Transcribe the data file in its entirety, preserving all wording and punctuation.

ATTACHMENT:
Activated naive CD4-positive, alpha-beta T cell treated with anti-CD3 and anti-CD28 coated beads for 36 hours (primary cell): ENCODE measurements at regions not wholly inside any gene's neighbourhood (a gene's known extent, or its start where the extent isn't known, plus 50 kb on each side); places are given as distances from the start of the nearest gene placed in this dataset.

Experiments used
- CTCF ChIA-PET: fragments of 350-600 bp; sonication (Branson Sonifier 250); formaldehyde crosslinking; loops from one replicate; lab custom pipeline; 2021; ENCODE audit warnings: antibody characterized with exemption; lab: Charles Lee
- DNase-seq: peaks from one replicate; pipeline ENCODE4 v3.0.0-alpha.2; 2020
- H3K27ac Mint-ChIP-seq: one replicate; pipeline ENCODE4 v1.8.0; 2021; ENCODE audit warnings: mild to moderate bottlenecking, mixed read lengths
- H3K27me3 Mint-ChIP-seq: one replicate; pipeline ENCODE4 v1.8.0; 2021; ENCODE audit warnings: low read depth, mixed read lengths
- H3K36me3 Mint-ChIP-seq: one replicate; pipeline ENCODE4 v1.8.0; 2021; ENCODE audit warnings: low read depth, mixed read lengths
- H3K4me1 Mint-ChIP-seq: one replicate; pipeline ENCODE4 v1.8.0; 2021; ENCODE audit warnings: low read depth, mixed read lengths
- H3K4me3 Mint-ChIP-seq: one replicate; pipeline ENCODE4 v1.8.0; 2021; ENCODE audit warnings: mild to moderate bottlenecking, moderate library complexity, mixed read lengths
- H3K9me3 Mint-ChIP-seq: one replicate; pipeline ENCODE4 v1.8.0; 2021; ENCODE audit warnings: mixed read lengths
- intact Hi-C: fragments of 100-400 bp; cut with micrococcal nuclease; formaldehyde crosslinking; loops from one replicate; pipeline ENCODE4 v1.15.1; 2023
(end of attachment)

Activated naive CD4-positive, alpha-beta T cell treated with anti-CD3 and anti-CD28 coated beads for 36 hours (primary cell): ENCODE measurements at regions not wholly inside any gene's neighbourhood (a gene's known extent, or its start where the extent isn't known, plus 50 kb on each side); places are given as distances from the start of the nearest gene placed in this dataset.

Experiments used
- CTCF ChIA-PET: fragments of 350-600 bp; sonication (Branson Sonifier 250); formaldehyde crosslinking; loops from one replicate; lab custom pipeline; 2021; ENCODE audit warnings: antibody characterized with exemption; lab: Charles Lee
- DNase-seq: peaks from one replicate; pipeline ENCODE4 v3.0.0-alpha.2; 2020
- H3K27ac Mint-ChIP-seq: one replicate; pipeline ENCODE4 v1.8.0; 2021; ENCODE audit warnings: mild to moderate bottlenecking, mixed read lengths
- H3K27me3 Mint-ChIP-seq: one replicate; pipeline ENCODE4 v1.8.0; 2021; ENCODE audit warnings: low read depth, mixed read lengths
- H3K36me3 Mint-ChIP-seq: one replicate; pipeline ENCODE4 v1.8.0; 2021; ENCODE audit warnings: low read depth, mixed read lengths
- H3K4me1 Mint-ChIP-seq: one replicate; pipeline ENCODE4 v1.8.0; 2021; ENCODE audit warnings: low read depth, mixed read lengths
- H3K4me3 Mint-ChIP-seq: one replicate; pipeline ENCODE4 v1.8.0; 2021; ENCODE audit warnings: mild to moderate bottlenecking, moderate library complexity, mixed read lengths
- H3K9me3 Mint-ChIP-seq: one replicate; pipeline ENCODE4 v1.8.0; 2021; ENCODE audit warnings: mixed read lengths
- intact Hi-C: fragments of 100-400 bp; cut with micrococcal nuclease; formaldehyde crosslinking; loops from one replicate; pipeline ENCODE4 v1.15.1; 2023